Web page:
In the Thornton group, we are interested in the mucosal immune system, particularly the interaction between the immune compartments of the gut and lungs. During her PhD with Max Krummel at UCSF, Emily developed intravital microscopy techniques to study allergen-specific T cells in the lung. Upon moving to the Powrie lab at the University of Oxford, she focused the microscope on ILCs and microbe-reactive T cells in the gut. Combining expertise in the two immune compartments, the new research group will focus on the potential for the immune system at one mucosal site to influence the other.
Current work in the lab focuses on the immune response in the gut to SARS-CoV2 infection. As a site of infection and home to a large population of immune cells, the gut has the potential to skew the systemic response for good or ill. Emily and Dana are working with the ISARIC4C consortium, collaborators at Imperial College, and Oxford Vaccine Group to understand the nature of the gut immune response and whether it is important for disease outcome.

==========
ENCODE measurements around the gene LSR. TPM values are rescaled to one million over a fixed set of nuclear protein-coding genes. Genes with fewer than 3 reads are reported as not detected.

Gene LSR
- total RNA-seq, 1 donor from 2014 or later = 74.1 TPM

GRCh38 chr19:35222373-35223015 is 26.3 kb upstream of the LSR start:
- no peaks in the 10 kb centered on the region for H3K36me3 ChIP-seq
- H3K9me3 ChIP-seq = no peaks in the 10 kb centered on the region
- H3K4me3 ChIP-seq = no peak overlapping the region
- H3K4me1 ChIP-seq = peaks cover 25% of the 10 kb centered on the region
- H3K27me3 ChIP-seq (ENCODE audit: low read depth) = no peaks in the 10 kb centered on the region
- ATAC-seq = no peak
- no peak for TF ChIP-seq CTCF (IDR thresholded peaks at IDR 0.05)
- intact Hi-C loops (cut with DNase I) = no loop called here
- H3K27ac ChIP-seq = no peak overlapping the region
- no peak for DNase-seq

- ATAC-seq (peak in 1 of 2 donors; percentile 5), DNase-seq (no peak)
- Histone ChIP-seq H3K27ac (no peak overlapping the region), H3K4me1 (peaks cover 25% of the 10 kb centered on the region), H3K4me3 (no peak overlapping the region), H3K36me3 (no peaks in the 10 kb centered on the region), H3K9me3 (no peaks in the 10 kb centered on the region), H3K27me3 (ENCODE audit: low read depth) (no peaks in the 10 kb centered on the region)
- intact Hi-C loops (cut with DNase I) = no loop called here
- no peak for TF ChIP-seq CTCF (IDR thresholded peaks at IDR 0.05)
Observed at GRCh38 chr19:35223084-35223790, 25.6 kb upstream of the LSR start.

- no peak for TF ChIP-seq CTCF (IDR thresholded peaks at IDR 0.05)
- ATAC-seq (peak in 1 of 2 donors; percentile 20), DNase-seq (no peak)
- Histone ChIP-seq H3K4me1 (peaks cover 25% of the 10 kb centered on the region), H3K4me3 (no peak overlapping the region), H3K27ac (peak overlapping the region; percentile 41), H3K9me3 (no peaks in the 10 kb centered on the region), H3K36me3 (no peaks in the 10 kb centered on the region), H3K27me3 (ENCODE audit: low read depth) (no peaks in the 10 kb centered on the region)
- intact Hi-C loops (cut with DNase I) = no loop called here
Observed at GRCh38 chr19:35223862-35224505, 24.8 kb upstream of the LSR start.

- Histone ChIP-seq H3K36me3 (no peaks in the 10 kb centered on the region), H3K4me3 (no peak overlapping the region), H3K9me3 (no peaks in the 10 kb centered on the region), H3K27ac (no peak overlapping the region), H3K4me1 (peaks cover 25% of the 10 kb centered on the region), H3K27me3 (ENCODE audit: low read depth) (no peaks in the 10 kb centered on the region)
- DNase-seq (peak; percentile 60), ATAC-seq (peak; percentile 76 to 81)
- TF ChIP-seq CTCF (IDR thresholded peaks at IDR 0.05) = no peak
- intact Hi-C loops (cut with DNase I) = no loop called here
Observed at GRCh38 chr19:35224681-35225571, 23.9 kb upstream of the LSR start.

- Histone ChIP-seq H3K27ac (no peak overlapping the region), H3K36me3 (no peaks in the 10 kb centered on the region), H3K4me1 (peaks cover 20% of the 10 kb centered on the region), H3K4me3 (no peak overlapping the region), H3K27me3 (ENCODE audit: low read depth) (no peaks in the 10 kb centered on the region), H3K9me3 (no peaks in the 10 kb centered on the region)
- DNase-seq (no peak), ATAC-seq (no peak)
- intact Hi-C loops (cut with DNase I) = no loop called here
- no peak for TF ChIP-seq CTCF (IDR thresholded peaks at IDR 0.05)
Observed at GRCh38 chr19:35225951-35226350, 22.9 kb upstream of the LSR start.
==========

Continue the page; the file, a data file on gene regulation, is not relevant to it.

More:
Future work in the group will expand into other aspects of lung immunology that may be impacted by microbe-reactive T cells or immune cells educated in the gut.
In addition to science, Emily enjoys baking and spending time with her family. You can also find her on twitter @emilyethornton. Outside the lab, Dana enjoys reading, baking and musical theatre. She is also on twitter @costigan_dana.